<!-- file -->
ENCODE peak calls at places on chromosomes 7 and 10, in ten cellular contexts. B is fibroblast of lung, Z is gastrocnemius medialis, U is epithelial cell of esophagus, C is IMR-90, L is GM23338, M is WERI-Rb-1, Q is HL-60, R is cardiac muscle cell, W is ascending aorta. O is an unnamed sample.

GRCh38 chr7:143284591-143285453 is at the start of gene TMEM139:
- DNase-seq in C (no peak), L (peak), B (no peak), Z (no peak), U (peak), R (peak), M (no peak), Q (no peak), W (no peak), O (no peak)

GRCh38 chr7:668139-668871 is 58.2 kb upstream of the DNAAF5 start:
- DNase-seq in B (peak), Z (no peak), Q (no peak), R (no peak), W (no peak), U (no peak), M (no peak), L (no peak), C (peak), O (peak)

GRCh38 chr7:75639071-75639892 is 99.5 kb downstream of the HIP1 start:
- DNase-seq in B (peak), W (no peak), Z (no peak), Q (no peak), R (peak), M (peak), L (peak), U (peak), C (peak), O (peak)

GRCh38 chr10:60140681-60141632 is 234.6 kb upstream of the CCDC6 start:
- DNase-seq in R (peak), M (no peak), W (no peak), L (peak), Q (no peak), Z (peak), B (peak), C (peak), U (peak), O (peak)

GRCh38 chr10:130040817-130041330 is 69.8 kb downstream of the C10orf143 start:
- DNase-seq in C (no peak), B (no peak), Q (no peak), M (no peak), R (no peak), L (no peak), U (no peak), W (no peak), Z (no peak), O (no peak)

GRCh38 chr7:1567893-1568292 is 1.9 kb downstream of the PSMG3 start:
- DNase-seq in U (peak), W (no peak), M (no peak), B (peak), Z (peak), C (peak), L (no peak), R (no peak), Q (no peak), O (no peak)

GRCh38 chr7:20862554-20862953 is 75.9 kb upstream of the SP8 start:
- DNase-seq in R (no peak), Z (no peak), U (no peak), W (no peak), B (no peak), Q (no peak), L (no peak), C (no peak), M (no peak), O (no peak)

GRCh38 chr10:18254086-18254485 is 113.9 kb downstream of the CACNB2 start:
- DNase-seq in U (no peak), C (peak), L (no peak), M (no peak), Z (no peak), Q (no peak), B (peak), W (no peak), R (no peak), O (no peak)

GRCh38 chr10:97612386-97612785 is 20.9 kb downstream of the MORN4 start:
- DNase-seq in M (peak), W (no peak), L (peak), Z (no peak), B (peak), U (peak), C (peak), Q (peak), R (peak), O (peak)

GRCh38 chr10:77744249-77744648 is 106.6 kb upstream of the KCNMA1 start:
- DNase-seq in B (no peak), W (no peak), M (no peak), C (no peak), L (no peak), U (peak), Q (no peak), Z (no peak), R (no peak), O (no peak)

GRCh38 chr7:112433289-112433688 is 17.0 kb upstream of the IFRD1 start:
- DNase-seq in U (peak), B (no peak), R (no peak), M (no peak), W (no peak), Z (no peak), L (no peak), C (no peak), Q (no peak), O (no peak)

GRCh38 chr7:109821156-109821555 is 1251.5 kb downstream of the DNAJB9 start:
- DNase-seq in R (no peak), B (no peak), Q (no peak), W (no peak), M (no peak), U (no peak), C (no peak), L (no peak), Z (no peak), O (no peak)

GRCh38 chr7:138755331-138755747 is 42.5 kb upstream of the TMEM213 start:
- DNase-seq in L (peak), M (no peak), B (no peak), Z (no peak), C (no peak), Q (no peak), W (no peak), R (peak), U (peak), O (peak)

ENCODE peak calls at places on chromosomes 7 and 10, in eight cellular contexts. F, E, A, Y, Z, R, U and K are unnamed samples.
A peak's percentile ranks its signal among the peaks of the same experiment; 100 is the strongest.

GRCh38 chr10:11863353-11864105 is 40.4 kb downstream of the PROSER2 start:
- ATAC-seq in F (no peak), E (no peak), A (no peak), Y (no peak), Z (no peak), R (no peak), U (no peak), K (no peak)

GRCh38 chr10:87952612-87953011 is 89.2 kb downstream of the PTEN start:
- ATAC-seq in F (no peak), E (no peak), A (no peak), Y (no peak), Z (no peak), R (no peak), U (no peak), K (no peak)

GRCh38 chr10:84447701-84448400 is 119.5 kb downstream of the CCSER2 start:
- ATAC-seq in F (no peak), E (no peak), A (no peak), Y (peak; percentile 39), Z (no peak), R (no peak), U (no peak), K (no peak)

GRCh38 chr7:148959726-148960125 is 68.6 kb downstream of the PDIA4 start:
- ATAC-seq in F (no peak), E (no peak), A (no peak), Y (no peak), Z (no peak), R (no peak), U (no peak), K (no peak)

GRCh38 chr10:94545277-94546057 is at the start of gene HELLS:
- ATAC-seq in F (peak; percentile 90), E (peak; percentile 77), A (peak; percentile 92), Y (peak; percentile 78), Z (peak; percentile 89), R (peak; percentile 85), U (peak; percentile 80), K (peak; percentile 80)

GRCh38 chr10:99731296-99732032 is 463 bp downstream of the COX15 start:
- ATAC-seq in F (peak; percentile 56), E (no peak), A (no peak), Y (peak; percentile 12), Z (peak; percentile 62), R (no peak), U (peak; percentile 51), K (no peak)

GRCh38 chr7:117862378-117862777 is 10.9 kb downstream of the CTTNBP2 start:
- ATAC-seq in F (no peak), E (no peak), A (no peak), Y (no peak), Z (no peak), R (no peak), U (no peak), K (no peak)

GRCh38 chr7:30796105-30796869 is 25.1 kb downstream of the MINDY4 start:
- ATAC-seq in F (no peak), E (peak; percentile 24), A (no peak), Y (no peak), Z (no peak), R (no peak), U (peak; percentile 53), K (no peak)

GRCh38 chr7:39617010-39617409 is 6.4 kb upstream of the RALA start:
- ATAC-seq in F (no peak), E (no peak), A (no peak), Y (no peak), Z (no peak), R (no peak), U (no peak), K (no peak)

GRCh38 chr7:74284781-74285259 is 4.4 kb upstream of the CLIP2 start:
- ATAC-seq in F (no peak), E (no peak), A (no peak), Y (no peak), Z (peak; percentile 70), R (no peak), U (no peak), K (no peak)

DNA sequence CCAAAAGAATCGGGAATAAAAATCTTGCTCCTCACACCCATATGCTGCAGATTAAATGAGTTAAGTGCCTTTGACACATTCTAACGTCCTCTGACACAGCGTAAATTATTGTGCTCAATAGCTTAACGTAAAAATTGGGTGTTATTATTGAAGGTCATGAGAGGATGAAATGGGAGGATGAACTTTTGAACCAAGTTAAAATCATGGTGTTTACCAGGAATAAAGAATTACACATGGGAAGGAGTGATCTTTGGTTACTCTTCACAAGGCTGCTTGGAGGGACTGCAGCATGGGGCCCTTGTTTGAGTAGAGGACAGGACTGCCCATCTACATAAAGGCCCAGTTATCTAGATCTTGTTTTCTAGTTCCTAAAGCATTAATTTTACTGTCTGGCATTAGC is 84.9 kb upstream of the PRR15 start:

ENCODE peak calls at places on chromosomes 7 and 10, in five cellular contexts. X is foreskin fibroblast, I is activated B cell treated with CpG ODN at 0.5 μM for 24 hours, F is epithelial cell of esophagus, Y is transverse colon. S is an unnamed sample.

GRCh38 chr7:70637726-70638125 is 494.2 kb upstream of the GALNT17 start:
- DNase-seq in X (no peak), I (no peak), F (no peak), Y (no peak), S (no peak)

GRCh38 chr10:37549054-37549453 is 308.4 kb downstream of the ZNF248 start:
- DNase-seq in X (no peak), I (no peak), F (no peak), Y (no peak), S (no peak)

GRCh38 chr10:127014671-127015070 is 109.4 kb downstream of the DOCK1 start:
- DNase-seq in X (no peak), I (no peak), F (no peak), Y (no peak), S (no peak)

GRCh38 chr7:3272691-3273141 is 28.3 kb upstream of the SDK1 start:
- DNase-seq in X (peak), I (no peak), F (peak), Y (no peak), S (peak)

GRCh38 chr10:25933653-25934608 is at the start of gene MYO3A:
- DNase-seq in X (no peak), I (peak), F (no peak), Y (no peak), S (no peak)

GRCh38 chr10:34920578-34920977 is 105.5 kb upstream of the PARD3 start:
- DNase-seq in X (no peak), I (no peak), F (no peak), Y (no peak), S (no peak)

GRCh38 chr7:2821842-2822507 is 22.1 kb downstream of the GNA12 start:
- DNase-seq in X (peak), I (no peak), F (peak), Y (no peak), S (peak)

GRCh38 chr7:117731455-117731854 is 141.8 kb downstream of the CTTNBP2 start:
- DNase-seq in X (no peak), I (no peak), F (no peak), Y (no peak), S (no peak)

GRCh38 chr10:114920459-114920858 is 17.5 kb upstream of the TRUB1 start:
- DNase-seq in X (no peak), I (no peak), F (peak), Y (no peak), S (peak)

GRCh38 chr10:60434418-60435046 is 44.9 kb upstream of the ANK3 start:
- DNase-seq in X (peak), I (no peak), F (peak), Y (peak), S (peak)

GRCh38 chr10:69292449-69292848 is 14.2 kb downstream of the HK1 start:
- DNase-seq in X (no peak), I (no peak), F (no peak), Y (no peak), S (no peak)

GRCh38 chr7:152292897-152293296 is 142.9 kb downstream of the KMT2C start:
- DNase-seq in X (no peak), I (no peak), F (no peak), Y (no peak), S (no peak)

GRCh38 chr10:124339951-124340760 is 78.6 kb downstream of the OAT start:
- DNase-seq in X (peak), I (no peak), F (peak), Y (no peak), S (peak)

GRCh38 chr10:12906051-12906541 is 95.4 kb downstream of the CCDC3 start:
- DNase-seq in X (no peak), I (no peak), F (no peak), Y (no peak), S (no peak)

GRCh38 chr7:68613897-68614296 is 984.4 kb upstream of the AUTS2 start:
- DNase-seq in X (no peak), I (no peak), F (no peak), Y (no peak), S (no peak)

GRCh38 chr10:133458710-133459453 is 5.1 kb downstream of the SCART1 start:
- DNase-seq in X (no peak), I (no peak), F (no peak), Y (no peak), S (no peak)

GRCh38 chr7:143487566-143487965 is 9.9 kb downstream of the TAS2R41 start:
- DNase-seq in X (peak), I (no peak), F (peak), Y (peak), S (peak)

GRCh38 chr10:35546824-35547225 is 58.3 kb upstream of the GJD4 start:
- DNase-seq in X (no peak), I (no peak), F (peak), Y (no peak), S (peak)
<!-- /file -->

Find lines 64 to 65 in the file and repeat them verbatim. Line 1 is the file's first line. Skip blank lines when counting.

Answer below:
GRCh38 chr7:2821842-2822507 is 22.1 kb downstream of the GNA12 start:
- DNase-seq in X (peak), I (no peak), F (peak), Y (no peak), S (peak)